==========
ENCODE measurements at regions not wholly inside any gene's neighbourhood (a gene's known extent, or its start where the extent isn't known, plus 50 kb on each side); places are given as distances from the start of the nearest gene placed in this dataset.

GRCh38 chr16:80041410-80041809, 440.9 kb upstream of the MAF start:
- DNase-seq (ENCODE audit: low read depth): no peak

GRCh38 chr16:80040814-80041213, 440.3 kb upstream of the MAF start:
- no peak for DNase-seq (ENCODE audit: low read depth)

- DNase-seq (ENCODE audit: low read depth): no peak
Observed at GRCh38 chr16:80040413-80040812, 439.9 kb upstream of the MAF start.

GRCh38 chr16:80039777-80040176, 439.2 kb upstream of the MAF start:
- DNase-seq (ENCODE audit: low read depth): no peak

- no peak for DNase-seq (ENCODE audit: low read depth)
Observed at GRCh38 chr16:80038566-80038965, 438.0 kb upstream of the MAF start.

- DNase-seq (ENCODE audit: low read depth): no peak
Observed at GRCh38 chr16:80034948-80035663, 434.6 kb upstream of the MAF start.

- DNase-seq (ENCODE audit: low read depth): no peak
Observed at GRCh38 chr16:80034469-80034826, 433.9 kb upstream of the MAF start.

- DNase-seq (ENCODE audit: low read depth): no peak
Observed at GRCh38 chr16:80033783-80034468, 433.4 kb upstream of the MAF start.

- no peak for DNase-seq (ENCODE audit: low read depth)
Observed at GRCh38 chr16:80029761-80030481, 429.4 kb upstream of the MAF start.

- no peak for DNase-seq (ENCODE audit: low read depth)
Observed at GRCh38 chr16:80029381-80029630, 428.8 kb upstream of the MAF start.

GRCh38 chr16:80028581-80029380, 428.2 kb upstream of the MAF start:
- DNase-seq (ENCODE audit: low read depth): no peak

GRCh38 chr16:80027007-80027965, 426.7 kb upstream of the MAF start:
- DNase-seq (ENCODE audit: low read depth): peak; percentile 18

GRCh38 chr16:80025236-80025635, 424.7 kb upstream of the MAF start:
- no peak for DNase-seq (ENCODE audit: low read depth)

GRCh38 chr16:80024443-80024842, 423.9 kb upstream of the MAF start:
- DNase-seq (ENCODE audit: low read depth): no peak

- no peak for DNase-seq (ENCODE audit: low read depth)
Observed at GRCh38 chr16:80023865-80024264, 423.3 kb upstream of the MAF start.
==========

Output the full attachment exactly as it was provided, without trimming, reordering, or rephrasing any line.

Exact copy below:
ENCODE measurements at regions not wholly inside any gene's neighbourhood (a gene's known extent, or its start where the extent isn't known, plus 50 kb on each side); places are given as distances from the start of the nearest gene placed in this dataset.

GRCh38 chr16:80041410-80041809, 440.9 kb upstream of the MAF start:
- DNase-seq (ENCODE audit: low read depth): no peak

GRCh38 chr16:80040814-80041213, 440.3 kb upstream of the MAF start:
- no peak for DNase-seq (ENCODE audit: low read depth)

- DNase-seq (ENCODE audit: low read depth): no peak
Observed at GRCh38 chr16:80040413-80040812, 439.9 kb upstream of the MAF start.

GRCh38 chr16:80039777-80040176, 439.2 kb upstream of the MAF start:
- DNase-seq (ENCODE audit: low read depth): no peak

- no peak for DNase-seq (ENCODE audit: low read depth)
Observed at GRCh38 chr16:80038566-80038965, 438.0 kb upstream of the MAF start.

- DNase-seq (ENCODE audit: low read depth): no peak
Observed at GRCh38 chr16:80034948-80035663, 434.6 kb upstream of the MAF start.

- DNase-seq (ENCODE audit: low read depth): no peak
Observed at GRCh38 chr16:80034469-80034826, 433.9 kb upstream of the MAF start.

- DNase-seq (ENCODE audit: low read depth): no peak
Observed at GRCh38 chr16:80033783-80034468, 433.4 kb upstream of the MAF start.

- no peak for DNase-seq (ENCODE audit: low read depth)
Observed at GRCh38 chr16:80029761-80030481, 429.4 kb upstream of the MAF start.

- no peak for DNase-seq (ENCODE audit: low read depth)
Observed at GRCh38 chr16:80029381-80029630, 428.8 kb upstream of the MAF start.

GRCh38 chr16:80028581-80029380, 428.2 kb upstream of the MAF start:
- DNase-seq (ENCODE audit: low read depth): no peak

GRCh38 chr16:80027007-80027965, 426.7 kb upstream of the MAF start:
- DNase-seq (ENCODE audit: low read depth): peak; percentile 18

GRCh38 chr16:80025236-80025635, 424.7 kb upstream of the MAF start:
- no peak for DNase-seq (ENCODE audit: low read depth)

GRCh38 chr16:80024443-80024842, 423.9 kb upstream of the MAF start:
- DNase-seq (ENCODE audit: low read depth): no peak

- no peak for DNase-seq (ENCODE audit: low read depth)
Observed at GRCh38 chr16:80023865-80024264, 423.3 kb upstream of the MAF start.